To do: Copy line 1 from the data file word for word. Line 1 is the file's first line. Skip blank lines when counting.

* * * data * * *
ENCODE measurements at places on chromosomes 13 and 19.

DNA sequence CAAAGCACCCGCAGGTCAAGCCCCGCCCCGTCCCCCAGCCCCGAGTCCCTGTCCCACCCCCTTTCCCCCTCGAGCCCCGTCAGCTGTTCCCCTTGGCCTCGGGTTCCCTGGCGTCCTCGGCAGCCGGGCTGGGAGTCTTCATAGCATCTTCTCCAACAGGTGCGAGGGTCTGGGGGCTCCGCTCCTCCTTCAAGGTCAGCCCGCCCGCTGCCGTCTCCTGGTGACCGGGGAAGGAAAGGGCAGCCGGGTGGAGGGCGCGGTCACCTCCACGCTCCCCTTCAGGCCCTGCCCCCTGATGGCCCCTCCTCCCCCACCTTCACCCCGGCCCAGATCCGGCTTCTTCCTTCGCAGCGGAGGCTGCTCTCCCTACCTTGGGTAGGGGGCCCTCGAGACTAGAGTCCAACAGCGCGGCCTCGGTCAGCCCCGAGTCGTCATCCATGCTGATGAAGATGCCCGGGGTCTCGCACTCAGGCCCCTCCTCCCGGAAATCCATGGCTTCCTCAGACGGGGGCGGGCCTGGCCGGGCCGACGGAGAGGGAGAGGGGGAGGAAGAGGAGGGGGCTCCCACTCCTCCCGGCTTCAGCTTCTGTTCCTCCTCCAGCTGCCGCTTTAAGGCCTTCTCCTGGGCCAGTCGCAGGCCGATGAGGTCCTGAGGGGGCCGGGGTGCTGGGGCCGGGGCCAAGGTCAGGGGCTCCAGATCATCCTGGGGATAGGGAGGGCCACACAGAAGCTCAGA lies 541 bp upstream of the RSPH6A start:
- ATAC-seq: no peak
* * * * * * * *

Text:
ENCODE measurements at places on chromosomes 13 and 19.